53. Excellent post Andrew. You show a true love of you city. I started to read the comments and gave up, realizing that it’s probably an argument no one is going to win. I live in Coquitlam by choice, not even a nice part of it ( by Burquitlam if I have to be honest). It’s close to my work and very affordable! I consider Vancouver to be my city also, even though I’ve never lived there, but have spent the majority of my social life in the city. Starting in my late teens, taking the bus downtown from Maple Ridge to hit up the record stores. Going out drinking at clubs and pubs throughout my 20s. Luv A Fair, Graceland, The World…etc. Going for a pint at the Rose and Thorn, YBC , Steamworks.

    My point is you seem to pretty hard on anyone that doesn’t live in the city. I don’t but I call Vancouver my home. I’ve spent the majority of my days off over the last almost 20 years( I’m 38, I believe your age too) in the city, enjoying the clubs, pubs and restaurants.
    The day after the riot, at work, none of us are from Van, were from Coq, Surrey, Burnaby… , are all disgusted that this happened in “our” city. Although we don’t live in the city, we still consider it ours because of the love and respect we have for downtown.

  54. @V – the Indy didn’t get cancelled because of too many people – it was a bloody eyesore, costly, and noisy – anyone from the westend to the eastside was held captive by the utter noise and nonsense from this seemingly “public” event that would often charge $$ for tickets that no locals could pay.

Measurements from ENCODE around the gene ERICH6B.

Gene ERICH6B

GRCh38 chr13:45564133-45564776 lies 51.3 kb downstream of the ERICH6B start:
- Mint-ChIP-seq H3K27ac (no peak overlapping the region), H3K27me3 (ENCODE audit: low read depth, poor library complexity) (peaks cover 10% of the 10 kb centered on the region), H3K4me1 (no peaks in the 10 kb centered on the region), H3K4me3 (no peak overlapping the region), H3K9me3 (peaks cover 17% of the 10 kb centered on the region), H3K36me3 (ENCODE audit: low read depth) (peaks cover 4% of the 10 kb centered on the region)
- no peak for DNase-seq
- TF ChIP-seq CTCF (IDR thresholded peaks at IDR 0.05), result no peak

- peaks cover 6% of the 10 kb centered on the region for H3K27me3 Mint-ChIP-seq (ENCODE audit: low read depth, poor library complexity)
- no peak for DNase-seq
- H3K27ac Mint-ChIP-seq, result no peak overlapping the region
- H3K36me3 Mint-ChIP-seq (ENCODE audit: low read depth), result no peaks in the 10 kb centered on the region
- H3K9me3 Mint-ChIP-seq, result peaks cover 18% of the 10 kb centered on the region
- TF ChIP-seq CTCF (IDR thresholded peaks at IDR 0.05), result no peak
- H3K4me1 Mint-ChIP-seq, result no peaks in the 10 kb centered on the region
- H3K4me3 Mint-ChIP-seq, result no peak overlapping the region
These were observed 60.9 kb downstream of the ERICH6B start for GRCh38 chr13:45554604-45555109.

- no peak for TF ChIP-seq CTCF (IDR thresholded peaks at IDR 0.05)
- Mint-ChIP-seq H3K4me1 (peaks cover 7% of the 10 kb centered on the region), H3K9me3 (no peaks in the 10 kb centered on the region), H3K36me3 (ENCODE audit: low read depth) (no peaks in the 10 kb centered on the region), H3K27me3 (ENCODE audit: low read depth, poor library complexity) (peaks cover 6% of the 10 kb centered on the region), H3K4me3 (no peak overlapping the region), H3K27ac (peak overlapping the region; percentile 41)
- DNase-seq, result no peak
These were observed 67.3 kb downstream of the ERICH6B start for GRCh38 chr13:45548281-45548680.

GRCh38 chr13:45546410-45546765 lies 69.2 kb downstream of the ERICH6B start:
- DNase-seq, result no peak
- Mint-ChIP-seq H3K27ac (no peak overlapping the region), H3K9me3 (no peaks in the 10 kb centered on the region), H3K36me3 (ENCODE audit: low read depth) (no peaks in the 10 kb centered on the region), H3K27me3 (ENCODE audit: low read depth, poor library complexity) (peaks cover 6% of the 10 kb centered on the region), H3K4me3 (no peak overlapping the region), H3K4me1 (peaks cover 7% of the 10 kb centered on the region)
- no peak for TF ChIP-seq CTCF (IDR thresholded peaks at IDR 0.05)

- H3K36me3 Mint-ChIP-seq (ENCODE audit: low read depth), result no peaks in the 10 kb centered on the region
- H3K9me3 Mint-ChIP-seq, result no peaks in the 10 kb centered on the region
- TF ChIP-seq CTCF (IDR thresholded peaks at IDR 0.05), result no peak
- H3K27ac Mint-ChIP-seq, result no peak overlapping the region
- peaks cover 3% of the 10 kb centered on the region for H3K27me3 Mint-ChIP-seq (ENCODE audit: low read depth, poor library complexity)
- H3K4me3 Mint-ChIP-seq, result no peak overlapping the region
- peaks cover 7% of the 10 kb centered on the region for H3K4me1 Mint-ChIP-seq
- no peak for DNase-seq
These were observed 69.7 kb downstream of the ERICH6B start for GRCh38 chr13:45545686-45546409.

@JenFoo – I think there was no issue in Calgary with the 2004 Cup because there was a noticeable and strong police effort, and (and) that space of the red mile is going to be a LOT easier to police than a 40 block radius in DT vancouver. Plus numbers of 150K+ in DT vancouver versus – how many on the red mile? A few thousand? Not the same issue – apples and oranges. We also don’t really have a public transport that hooks up with 17th Ave, so you aren’t going to have the same mobility (or whoops I’m stuck b/c the skytrain isn’t running) issues. YYC has its issues, too, I will give kudos to the police dept and the city for ensuring proper police presence.

    When I lived in Vancouver, we always had issues with the “This is Why Vancouver can’t have nice things” discussion re Public Events. First it was the Symphony of Fire, then they cancelled Canada Day celebrations because someone was stabbed in a crowd, then it was cracking down on picnickers in Stanley Park etc etc. There has always been a concern re: large crowds, and if I remember correctly, for similarly populated outdoor events in the UK or NYC, the police/ security force that was on hand would have been 10 to 20X the number that Vancouver employed. Cost? Maybe? Folks refer to the Olympics as an example and are baffled that the Vancouver Riot turned out as it did – I put the blame squarely – on the VPD and the city’s lack of planning. You have a space for people to do something in a large group, you have to have security in place assuming the worst BUT ALSO ensure you have transport to get the ppl the eff out of there immediately after the game is over (or starting a bit before). That is where Van falls short too – I’ve been to the symphony in English Bay, Folk Fest, etc and there are no provisions made to get people to where they need to go …so even the calmest of people are maddened because they just want to get home. Throw in someone who thinks “I’ll wait it out for a few hours, it will be easier to get home then” and add a bit of booze, and PRESTO, riot soup.